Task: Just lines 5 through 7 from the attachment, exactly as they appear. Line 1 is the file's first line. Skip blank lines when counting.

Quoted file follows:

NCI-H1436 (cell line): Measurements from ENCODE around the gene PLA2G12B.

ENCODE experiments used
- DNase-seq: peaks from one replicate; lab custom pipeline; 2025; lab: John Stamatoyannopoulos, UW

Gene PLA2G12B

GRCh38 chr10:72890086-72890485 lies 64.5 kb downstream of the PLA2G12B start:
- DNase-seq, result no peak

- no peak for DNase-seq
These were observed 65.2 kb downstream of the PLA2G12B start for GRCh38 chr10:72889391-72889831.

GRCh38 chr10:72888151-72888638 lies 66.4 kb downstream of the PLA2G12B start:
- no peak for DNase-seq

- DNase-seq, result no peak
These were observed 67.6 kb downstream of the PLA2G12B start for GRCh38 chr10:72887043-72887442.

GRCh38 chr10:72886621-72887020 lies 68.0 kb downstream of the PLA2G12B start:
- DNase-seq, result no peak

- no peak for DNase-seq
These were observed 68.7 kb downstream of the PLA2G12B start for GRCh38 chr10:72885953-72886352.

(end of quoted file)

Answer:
GRCh38 chr10:72890086-72890485 lies 64.5 kb downstream of the PLA2G12B start:
- DNase-seq, result no peak

- no peak for DNase-seq